Impulse Based PD Control for Joints and Muscles
Rachel Weinstein, Eran Guendelman, and Ron Fedkiw
Stanford University
Contact: rachellw [at] graphics [dot] stanford [dot] edu
Abstract:
We propose a novel approach to proportional derivative (PD) control that
exploits the fact that these equations can be solved analytically for a single
degree of freedom. The analytic solution tells us what the PD controller would
accomplish in isolation without interference from neighboring joints, gravity
and external forces, outboard limbs, etc. Our approach to time integration uses
an inverse dynamics style formulation that automatically incorporates global
feedback so that the per joint predictions are achieved. Stiffness is decoupled
from control without the need for estimating external forces so that we obtain
the desired target regardless of a joint's stiffness, which merely determines
when a target angle is hit. Whereas PD is typically applied via torques
allowing drift, we follow [Guendelman et al. 2003] working with impulse and
velocity as opposed to force and acceleration. This also allows for robust
incorporation of collisions and contact. In particular, we use the framework of
[Weinstein et al. 2006] making heavy use of poststabilization to implement our
PD control method.
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Comparison of our PD Control with Traditional PD Control 




Traditional PD Control Zero Gravity 
Our PD Control Zero Gravity 
Traditional PD Control Normal Gravity 
Our PD Control Normal Gravity 
With no external forces in zero gravity,
our method performs the same as traditional PD control 
With gravity acting as an external force,
our method performs as expected, where as traditional PD control cannot take
the external for into account without increasing stiffness.

Supporting Graphs 
 Given current
data and the size of a time step, our method (blue arrow) exactly achieves the
desired angle whereas traditional PD control (red arrow) overshoots. The red
arrow is drawn tangent to the curve, which is the result for forward Euler time
integration. Other explicit integration schemes such as RungeKutta overshoot differently, but the overshoots still cause inaccuracy and time step
restrictions. 
 The
red curve shows the results obtained using our method for k_p and k_v along
with Euler time integration. The method converges to the analytic solution of
the PD equations with k'_p=k_p/2 and k'_v=k_v/2 depicted in black
circles. The blue curve shows our method with hat{k}_p=2k_p and hat{k}_v=2k_v, which converges
to the solution of the PD equations with k_p and k_v as desired (black
x's) 
 Comparison of our method (blue), traditional PD control (red) and the analytic solution (black) for a medium size time step where errors can be seen. Note
that for smaller time steps, all three curves lie on top of each other. We also show the results of our method for an extremely large time step (dotted blue) where the standard force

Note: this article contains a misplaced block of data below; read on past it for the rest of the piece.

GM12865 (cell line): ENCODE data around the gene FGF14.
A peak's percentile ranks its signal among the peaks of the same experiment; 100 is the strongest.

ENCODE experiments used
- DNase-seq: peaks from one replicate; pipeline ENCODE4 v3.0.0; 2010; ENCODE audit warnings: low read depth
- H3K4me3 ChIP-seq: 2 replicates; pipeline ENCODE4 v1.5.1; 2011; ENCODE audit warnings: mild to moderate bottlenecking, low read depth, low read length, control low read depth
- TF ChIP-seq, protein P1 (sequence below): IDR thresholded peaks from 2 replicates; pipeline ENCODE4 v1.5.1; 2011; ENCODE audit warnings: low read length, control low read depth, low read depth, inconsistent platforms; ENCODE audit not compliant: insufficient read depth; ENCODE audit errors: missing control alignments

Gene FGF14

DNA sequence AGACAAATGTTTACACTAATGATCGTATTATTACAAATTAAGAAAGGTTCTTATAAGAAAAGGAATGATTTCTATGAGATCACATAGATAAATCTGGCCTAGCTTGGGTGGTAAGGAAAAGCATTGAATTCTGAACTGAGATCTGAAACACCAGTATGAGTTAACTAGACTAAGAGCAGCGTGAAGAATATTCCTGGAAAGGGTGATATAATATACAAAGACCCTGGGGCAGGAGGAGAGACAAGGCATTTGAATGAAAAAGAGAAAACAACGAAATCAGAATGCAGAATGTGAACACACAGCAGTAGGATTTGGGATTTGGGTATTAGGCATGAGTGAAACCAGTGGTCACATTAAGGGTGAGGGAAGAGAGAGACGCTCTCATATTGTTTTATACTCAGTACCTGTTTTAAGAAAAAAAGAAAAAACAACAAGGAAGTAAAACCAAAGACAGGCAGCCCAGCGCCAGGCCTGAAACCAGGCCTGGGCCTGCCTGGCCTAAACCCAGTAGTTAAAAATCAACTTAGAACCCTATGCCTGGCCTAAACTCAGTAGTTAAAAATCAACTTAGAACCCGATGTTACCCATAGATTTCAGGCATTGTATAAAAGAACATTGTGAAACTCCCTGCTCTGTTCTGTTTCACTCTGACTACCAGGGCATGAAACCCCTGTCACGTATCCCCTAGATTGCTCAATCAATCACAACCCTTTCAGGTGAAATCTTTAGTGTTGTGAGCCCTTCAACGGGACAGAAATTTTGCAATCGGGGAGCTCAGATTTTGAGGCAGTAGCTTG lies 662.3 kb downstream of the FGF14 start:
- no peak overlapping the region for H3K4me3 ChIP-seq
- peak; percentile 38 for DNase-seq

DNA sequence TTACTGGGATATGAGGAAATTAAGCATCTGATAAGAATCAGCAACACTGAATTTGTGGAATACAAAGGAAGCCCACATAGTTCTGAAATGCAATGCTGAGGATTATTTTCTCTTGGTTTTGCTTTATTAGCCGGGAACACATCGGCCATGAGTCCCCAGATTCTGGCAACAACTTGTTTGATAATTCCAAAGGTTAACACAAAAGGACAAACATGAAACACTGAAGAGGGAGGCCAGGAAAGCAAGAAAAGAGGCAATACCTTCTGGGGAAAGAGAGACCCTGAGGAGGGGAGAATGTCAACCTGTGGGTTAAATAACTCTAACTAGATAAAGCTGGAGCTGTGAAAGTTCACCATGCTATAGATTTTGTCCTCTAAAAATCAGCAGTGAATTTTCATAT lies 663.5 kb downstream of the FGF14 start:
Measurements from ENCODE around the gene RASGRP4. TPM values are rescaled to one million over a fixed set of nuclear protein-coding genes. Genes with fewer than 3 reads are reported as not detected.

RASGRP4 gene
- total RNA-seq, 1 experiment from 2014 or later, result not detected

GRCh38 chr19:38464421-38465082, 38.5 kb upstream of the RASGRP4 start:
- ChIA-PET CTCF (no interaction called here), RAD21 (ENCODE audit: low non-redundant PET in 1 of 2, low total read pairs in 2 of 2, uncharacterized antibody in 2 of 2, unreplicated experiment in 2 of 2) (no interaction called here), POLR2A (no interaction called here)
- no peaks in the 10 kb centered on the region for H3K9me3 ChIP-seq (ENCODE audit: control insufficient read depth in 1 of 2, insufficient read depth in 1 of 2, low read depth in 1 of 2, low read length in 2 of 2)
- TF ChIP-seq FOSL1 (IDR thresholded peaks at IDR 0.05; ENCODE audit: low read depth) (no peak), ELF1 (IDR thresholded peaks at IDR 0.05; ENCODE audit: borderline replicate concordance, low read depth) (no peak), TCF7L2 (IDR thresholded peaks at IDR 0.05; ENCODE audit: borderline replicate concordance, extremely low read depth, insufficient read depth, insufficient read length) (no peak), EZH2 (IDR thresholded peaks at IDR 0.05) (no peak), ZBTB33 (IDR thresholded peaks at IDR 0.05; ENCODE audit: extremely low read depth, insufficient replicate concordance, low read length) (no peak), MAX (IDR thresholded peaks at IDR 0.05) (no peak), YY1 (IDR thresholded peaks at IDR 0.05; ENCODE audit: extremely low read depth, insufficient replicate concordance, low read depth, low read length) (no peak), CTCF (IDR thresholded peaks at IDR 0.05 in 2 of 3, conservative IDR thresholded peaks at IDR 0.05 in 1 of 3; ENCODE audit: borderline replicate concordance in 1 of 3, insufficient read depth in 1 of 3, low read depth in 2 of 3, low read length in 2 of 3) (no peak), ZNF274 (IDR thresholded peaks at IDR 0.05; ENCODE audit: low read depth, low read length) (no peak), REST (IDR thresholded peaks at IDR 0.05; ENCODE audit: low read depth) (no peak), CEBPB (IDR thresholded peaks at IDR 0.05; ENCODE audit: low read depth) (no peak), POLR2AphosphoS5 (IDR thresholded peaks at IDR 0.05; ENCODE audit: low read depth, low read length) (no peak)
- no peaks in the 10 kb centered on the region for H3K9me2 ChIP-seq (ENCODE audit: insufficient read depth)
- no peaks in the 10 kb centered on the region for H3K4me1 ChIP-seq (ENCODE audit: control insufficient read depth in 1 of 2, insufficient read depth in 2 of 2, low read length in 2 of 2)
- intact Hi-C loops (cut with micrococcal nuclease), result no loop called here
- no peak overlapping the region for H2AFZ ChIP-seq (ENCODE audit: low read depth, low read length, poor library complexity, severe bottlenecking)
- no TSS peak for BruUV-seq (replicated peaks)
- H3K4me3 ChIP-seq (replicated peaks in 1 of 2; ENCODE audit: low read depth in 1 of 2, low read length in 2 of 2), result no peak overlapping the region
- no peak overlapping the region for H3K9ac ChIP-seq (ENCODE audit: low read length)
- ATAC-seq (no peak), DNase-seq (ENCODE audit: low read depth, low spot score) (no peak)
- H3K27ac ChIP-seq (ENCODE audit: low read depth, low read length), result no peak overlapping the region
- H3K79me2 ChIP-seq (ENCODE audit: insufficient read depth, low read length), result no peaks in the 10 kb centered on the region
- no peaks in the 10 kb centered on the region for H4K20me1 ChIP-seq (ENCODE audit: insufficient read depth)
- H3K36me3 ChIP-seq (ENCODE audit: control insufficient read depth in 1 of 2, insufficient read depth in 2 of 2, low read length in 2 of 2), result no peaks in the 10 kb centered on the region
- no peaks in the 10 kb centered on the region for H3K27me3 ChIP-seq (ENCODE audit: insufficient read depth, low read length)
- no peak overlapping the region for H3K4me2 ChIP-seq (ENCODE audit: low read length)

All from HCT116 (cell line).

based PD control method becomes unstable and diverges. Our method removes almost all the error in one (rather big) time step as it targets the analytic solution. 
 Plots of the angle for the examples shown directly above
(Comparison of our PD Control with Traditional PD Control) as compared to the analytic solution (black x's). Our method matches the
analytic solution without gravity (blue dashed) and with gravity (blue), whereas traditional PD matches it without gravity (red dashed) but fails to with gravity (red). 
Variations in Gains (k_p)



k_p = 25 
k_p = 50 
k_p = 100 



k_p = 500 
k_p = 1000 
k_p = 10000 
As we increase the gains, k_p, the joints become "stronger" and
can reach their goal state (the circle shape) faster. 
Handling External Forces as Collisions


Collision with Static Block 1 Circular goal state 
Collision with Static Block 2 Circular goal state 
Forces arising from collisions with static objects are handled
seamlessly. The linked chain attempts to reach its circular goal state and
reaches equilibrium. 



Collision with Dynamic Ball 1 Straight goal state 
Collision with Dynamic Ball 2 Straight goal state 
Collision with Dynamic Ball 3 Circular goal state 
Forces arising from collisions with dynamic objects are handled
seamlessly. Although deterred from its original path, the linked chain recovers and continues to move
towards its goal state in a smooth fashion. 
Incorporating Bodies into Global Poststabilization


Unicorporated Block 
Block Incorporated Halfway Through Simulation 
When seen as simply an external force, the link of chains with a
horizontal goal state reacts to it (significantly here due to small
k_p) (first clip). However, even part way through a simulation, we can incorporate the block
into the system through a joint, allowing the simulation to account for the
block during postabilization and therefore generate the correct forces to meet
the goal state (second video). 
Skeleton Examples



Skeleton Swinging Mace 
Skeleton in a Net  Back View 
Skeleton in a Net  Front View 
Purley dyanmic joints (the mace) can be
coupled with actuated joints (the skeleton) 
Global poststabilization (the skeleton) can be
mixed with iterative poststabilizatoin (the net) 
Muscle Examples


Skeleton Performing Pushup from Front 
Skeleton Performing Pushup from Side 
Bones are moved via impulses applied by the muscles at the
attachment points